Wow, thanks for all the positive response from yesterday’s post! And all the compliments. 🙂
I finally used a recipe! At the beginning of the month I made a goal to follow at least one recipe a week but this socca recipe is the first I completed. The intention behind the recipe goal was to get me out of my cooking routine and try some new things.
Socca is a French pancake made from chickpea flour, water, salt, and olive oil. Given the simplicity of the ingredients it is surprisingly delicious with the faintest hint of falafel and a rich nuttiness.
Original recipe from David Lebovitz can be found here
- 1 cup chickpea flour*
- 1 cup + 2 tablespoons water
- 2 tablespoons olive oil
- generous pinches of salt
- sprinkle of cumin
It’s funny to me that I am counting this as following a recipe because not only did I substitute the flour but it is so stinking simple.
Whisk everything but 1 tablespoon of the olive oil into the flour.
Let the thin batter sit for at least two hours.
I made this on Tuesday afternoon and it ended up be so ridiculously hot and sticky that evening that I couldn’t bare to turn on the oven. The batter went into a jar and refrigerated until Wednesday night.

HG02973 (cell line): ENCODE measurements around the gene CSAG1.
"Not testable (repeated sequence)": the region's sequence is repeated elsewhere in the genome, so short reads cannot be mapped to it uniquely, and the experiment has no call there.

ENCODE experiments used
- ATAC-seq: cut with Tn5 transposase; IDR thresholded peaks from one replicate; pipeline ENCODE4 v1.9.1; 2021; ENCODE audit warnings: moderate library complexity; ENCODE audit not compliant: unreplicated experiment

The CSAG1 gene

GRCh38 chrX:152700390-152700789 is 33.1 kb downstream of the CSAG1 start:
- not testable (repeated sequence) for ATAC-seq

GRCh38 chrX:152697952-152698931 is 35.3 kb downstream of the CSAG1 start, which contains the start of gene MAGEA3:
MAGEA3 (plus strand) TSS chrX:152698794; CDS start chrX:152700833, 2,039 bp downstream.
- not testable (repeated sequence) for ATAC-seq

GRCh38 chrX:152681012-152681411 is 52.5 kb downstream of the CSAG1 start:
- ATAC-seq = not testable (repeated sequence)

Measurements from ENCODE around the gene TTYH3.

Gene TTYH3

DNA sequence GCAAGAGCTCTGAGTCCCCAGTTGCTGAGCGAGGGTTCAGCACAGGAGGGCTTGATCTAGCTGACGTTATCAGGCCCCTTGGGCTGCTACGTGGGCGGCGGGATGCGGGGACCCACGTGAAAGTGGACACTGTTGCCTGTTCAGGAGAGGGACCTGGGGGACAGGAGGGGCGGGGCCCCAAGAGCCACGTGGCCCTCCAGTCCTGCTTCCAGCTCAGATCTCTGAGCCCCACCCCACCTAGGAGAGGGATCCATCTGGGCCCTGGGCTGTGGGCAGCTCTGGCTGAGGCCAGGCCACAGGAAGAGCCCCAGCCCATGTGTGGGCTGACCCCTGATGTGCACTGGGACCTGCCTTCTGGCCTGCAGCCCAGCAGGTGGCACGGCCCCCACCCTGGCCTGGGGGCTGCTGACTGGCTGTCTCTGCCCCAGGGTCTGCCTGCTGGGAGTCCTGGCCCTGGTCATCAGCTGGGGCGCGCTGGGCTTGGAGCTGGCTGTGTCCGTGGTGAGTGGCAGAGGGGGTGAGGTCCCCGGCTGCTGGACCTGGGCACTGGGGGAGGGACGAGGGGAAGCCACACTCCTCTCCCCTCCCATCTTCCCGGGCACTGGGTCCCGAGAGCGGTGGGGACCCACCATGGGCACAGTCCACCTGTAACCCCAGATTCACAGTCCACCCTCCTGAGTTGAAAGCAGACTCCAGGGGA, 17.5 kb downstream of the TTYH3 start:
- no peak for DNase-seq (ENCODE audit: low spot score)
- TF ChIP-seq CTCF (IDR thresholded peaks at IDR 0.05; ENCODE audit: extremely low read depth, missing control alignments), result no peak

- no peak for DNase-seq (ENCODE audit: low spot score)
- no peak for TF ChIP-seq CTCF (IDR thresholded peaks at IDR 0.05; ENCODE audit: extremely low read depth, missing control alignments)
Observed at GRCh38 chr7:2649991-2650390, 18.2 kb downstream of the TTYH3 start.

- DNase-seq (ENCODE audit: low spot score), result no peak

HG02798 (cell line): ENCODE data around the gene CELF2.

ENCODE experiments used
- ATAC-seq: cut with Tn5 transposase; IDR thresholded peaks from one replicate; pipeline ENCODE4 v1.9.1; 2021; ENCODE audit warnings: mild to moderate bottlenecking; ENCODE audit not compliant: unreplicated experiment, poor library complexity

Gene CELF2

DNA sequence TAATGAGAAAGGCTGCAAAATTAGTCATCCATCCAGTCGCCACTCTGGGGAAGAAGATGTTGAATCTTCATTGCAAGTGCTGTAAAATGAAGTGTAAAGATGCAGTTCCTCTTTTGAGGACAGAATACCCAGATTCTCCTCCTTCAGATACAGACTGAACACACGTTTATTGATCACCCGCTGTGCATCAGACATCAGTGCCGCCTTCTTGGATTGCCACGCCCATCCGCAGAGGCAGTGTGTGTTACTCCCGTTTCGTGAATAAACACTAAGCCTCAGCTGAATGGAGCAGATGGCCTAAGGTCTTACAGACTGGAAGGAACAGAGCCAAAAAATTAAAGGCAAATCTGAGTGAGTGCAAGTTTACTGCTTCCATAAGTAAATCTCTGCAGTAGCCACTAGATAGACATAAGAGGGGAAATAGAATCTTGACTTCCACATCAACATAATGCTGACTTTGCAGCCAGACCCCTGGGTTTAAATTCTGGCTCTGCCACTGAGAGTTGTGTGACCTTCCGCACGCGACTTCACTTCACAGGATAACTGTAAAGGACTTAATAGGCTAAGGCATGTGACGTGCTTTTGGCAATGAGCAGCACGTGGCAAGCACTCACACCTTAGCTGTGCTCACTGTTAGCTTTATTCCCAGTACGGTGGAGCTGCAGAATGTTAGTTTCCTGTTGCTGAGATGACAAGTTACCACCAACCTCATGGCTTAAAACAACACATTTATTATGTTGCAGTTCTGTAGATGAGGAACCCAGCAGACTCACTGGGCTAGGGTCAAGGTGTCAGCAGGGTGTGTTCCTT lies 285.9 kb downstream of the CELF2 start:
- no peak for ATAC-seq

When you are ready to bake it off add the rest of your olive oil to an oven-safe pan (I used cast iron) and place in oven, turn on your broiler. When the pan in hot, hot, hot, carefully pour in your batter.
And here’s where I failed to read the recipe details. I only noticed after pouring the entire jar of batter into the pan and placing it in the oven that David’s recipe makes “about three pancakes”. Whoops. My dinner company and I loved the density and thickness that resulted but it did lack any resemblance to a cracker, pancake, or crepe.
After about 12 minutes on a middle rack my socca was golden brown and ready to be gobbled down.
Accompanied by a cucumber salad with garden herbs and lentil sprouts
and a side of garden hose 🙂
I now understand Ashley‘s obsession with socca, I’ve been thinking about it since the first bite and biding my time until I can whip up another. SO GOOD.
Have a gorgeous, delicious Friday!
P.S I pronounce it SOcca but have no clue whether this is correct, do you know? I did a few internet searches but all I came up with were other folks as unsure as I am!
I have a bag of Bob’s Garbanzo bean flour sitting in my pantry, just begging to be used to make socca. I bought it for this express purpose, but kinda forgot about it. (oops). Thanks for reminding me!
Btw, I’ve seen it made both ways (thin and thick), and I think I’d like to make it thick…
I love SOcca — no idea either, but that’s how I say it — but have been making a slightly thicker version. I especially love it with lavender & basil.
MMMMMM, lavender and basil!
I would like to eat that right now please!
Melissa @ HerGreenLife
Hi, I found the link to this from Kath’s blog. Socca sounds like something I recently tried in Italy, which they called farinata. The version I had was sliced and filled with cheese, served hot so the cheese was melty — simple and delicious! Thanks for posting this recipe 🙂